VIDEO: Musk, Dogecoin, and Other Tales from the Crypt

Welcome to my special video presentation on cryptocurrency investing. The article below is a condensed transcript of my remarks.

Well, we got some startling news on Tuesday: Elon Musk, CEO and founder of electric vehicle maker Tesla (NSDQ: TSLA), said his company will accept Dogecoin (DOGE) as payment for merchandise on a test basis.

The cryptocurrency Dogecoin was launched in 2013, as a parody of Bitcoin (BTC). Doge is Japanese slang for “dog.” Dogecoin tokens feature the image of a Shiba Inu dog, an Internet meme.

Dogecoin has no mainstream commercial applications. It’s used for tipping online. Interest in Dogecoin grew through social media. On Tuesday, Dogecoin jumped about 20% on the news from Musk and its value currently hovers at $25 billion, for an “altcoin” that started as a joke. Something is wrong here.

To be sure, cryptocurrency is an investment phenomenon that can’t be ignored. However, I’ll show you the smart way to profit from the crypto craze.

The celebrity CEO…

Wall Street is perpetually preoccupied with the antics of Elon Musk, who is currently worth about $297 billion (that’s not a typo), which makes him the wealthiest person on the planet.

Musk, whose face graces the latest cover of Time magazine as “2021 Person of the Year,” is an outspoken cryptocurrency fan. (He has dubbed himself “The Dogefather.”) His tweets have the power to dramatically move crypto, and the broader markets, sharply up and down.

The financial markets are awash in liquidity, thanks to unprecedented fiscal and monetary stimulus. Investors have been eager to put that cash to work. Perhaps too eager.

We’re seeing a rush into exotic (and sometimes toxic) assets, driven by the Fear Of Missing Out, aka FOMO. Rampant speculation often indicates a market top.

A lot of fawning media coverage has been devoted to cryptocurrencies. They make for a colorful narrative. However, this asset class, which typically is volatile anyway, has been on a roller coaster lately, after China cracked down on crypto mining.

On September 24, China announced a blanket ban on all cryptocurrency transactions and mining. The autocrats in Beijing prefer to keep a tight rein on the country’s financial markets, and cryptocurrency poses too much of a wild card for regulators.

Bitcoin has risen from $5,000 at the end of 2018 to about $47,000 as of December 14, down 18% from its price of about $57,000 on December 3 (see chart).

Unless you live in a cave, you know that Bitcoin is a virtual, decentralized currency that circumvents government regulation. Bitcoin’s adherents aim to make it a universal electronic currency. Bitcoin is the pioneer and best known among thousands of cryptocurrency alternatives that include major competitors Ethereum (ETH) and Litecoin (LTC).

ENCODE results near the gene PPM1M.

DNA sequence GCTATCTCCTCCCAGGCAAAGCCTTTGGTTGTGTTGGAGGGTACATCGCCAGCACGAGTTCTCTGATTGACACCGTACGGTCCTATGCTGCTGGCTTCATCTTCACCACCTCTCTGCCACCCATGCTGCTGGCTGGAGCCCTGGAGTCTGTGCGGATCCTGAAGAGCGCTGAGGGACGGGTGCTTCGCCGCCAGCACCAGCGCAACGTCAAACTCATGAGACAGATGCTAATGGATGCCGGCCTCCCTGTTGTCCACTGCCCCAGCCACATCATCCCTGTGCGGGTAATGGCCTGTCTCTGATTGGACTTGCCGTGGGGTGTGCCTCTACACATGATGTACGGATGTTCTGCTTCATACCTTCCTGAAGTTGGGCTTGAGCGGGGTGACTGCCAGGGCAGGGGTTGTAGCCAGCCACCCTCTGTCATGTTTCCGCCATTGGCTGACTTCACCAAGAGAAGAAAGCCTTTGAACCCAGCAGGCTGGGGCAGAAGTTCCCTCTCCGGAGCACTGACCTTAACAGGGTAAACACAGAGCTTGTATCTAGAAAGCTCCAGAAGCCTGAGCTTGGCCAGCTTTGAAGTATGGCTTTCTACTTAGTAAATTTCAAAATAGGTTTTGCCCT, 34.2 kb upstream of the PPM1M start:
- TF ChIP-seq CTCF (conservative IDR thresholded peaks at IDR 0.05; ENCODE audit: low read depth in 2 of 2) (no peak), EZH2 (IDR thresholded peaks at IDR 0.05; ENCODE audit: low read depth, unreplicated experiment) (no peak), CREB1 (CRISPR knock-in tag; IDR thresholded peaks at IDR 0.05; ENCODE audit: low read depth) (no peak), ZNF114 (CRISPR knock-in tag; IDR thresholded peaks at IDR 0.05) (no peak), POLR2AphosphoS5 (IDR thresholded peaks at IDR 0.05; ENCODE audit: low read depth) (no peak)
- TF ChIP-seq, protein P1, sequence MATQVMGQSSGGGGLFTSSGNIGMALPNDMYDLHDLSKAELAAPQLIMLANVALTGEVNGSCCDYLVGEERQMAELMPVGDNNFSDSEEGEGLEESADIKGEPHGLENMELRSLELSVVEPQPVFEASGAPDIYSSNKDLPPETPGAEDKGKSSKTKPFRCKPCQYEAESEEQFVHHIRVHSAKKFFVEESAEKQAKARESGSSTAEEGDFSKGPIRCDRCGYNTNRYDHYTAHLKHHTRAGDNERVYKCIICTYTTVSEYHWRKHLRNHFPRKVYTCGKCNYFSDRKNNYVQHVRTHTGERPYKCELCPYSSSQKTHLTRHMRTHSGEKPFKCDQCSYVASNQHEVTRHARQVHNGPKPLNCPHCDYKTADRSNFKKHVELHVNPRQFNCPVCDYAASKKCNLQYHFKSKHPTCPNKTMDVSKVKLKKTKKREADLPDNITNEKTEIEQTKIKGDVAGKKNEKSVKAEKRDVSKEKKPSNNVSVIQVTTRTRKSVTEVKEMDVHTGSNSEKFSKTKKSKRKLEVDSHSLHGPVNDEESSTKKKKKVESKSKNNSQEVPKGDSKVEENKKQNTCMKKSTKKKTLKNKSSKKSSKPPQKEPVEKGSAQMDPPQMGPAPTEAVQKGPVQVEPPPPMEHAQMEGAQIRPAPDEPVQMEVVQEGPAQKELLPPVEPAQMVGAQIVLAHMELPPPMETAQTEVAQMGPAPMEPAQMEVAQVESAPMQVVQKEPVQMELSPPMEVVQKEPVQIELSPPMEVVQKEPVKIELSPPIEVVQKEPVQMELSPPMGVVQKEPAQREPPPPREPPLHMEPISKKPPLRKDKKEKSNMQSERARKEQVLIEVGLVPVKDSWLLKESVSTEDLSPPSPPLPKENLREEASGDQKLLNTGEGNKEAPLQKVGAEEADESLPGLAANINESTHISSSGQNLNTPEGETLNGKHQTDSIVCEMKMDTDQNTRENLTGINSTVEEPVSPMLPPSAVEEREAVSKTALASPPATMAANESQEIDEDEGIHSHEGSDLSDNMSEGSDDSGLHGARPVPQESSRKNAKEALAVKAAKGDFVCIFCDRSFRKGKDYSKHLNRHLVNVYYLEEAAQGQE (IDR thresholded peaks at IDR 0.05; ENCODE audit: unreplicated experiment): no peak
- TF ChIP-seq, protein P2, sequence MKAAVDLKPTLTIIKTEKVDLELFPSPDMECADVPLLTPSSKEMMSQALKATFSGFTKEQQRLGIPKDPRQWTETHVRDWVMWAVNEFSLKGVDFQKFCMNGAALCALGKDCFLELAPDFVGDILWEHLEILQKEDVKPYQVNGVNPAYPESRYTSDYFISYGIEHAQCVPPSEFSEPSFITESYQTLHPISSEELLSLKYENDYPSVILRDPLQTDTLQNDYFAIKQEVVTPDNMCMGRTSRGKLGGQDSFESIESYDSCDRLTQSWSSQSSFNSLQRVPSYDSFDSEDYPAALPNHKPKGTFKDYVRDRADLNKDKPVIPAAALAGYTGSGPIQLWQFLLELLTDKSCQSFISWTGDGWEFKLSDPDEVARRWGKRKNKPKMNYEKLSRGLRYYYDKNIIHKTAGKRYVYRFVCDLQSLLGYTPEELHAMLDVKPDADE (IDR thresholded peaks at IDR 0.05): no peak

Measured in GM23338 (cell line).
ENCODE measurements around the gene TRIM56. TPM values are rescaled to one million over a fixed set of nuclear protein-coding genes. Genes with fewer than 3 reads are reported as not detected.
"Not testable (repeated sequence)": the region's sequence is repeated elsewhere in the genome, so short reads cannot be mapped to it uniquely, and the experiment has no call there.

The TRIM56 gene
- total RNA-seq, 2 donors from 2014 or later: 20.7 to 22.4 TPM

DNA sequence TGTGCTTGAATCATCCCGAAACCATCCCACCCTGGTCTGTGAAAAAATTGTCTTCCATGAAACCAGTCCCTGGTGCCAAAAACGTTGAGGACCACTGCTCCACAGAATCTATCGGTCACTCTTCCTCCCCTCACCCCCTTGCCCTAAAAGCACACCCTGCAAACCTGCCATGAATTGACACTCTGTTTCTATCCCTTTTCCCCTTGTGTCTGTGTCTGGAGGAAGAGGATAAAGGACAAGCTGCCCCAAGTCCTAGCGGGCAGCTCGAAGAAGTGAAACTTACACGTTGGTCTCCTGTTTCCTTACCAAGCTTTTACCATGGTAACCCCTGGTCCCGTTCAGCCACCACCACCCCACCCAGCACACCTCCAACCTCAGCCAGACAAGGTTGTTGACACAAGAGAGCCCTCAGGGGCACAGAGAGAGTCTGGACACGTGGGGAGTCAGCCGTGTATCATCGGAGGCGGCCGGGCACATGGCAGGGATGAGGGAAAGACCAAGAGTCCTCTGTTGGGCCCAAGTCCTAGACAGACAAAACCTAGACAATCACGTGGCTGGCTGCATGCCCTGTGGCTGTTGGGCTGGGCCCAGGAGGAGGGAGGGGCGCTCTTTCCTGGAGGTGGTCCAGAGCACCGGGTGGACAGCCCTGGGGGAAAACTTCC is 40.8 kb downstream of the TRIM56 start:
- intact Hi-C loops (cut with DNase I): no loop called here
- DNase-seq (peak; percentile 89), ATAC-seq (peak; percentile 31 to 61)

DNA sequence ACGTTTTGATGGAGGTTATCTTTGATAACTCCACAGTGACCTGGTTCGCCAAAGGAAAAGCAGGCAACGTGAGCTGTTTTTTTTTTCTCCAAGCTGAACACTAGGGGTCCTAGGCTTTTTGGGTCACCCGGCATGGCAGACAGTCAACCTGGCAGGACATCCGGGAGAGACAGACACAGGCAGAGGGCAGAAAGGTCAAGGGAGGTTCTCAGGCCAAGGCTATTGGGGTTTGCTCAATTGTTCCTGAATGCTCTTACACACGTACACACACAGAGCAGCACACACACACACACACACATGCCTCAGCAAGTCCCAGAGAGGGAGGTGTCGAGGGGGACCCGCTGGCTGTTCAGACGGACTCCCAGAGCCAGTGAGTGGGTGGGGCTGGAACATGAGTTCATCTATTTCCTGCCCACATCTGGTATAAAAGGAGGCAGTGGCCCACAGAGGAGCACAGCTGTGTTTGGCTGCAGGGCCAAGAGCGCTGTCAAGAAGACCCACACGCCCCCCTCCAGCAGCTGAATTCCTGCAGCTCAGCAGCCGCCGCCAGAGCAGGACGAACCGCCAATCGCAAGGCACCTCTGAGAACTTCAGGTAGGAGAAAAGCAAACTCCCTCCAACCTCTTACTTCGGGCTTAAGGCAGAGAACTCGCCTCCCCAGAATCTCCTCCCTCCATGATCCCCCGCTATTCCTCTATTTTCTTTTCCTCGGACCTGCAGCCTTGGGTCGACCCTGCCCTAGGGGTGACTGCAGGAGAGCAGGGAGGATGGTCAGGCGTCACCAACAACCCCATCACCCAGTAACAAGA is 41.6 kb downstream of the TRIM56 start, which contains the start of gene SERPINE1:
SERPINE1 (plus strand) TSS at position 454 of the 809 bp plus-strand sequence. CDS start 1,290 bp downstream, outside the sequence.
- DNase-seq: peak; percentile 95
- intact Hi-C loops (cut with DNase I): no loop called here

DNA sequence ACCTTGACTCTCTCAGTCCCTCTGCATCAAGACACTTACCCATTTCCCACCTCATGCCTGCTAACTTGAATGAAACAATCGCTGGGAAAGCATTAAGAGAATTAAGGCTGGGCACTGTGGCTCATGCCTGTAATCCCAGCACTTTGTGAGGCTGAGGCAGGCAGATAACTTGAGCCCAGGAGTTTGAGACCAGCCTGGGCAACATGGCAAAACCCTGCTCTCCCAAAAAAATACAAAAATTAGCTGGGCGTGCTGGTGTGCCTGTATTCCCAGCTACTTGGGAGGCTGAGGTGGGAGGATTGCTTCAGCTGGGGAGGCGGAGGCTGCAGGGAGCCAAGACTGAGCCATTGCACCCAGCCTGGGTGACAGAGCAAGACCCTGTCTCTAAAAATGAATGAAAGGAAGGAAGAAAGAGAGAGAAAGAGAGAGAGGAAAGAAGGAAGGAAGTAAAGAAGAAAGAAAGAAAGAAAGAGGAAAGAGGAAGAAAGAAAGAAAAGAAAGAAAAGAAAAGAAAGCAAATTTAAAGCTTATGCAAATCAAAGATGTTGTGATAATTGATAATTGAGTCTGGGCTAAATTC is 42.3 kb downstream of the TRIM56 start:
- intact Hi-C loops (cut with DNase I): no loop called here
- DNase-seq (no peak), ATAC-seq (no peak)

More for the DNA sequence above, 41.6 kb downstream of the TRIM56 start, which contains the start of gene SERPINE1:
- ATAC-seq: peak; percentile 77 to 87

Bitcoin is both a digital currency and a payment system. It’s often compared to gold as a store of value that provides a crisis hedge. To get Bitcoins, you must first set up a digital “wallet.” A digital wallet is an app that stores many of the financial items you’d carry in a conventional physical wallet, but electronically. You then pay a willing seller the necessary hard currency to transfer the coins into that wallet.

Bitcoin was invented in 2008 by one or more computer programmers using the pseudonym Satoshi Nakamoto, identity still unknown. A growing number and variety of U.S. merchants are starting to accept Bitcoins as payment, which dovetails with the overall trend toward cashless mobile payment systems.

Tesla announced earlier this year that it had bought $1.5 billion worth of Bitcoin. Musk also said that his company would start accepting Bitcoin as a payment method for its products.

Musk has gone back and forth as to whether his company would accept Bitcoin. At one point, he withdrew that acceptance, based on environmental concerns due to the enormous amounts of energy “crypto-mining” consumes. Musk has since embraced Bitcoin again.

Adherents of crypto praise its anonymity, transaction speed, versatility, and security. Critics say Bitcoin, Dogecoin and other cryptocurrencies lack intrinsic value; they have value only because people agree that they have value. Crypto’s fiercest detractors denounce it as a Ponzi scheme. What’s more, governments could decide to ban cryptocurrencies (as China recently did), to protect their own traditional fiat currencies.

A safer way to play crypto…

If you’re risk averse and Bitcoin and its altcoin counterparts seem too volatile and dangerous for you, consider investing in crypto via blockchains. They represent a picks-and-shovels play on the trend.

According to research group Statista, worldwide spending on blockchain solutions is expected to grow from $1.5 billion in 2018 to an estimated $14.4 billion by 2023.

Every cryptocurrency is supposed to be linked to a blockchain, which is a distributed computer-generated database of all transactions that have ever taken place in the currency.

Whenever a crypto token is used, a record of the transaction gets added to an existing database that is distributed to all major “miners,” or creators of the database. These miners generally have very large computers that use highly sophisticated algorithms to add transactions to the blockchain. The same miners use even more sophisticated algorithms to create new tokens.

Blockchains have a multitude of real-world commercial uses and as such, they represent a dynamic growth area within the technology sector. The lightning-fast computing power of blockchains makes them useful for many tasks unrelated to crypto, notably those performed within the Internet of Things.

Blockchains have the potential to add to the growth of many established tech companies, especially chipmakers and systems integrators. Blockchains are proving their tangible worth as productivity-enhancing tools within the corporate enterprise.

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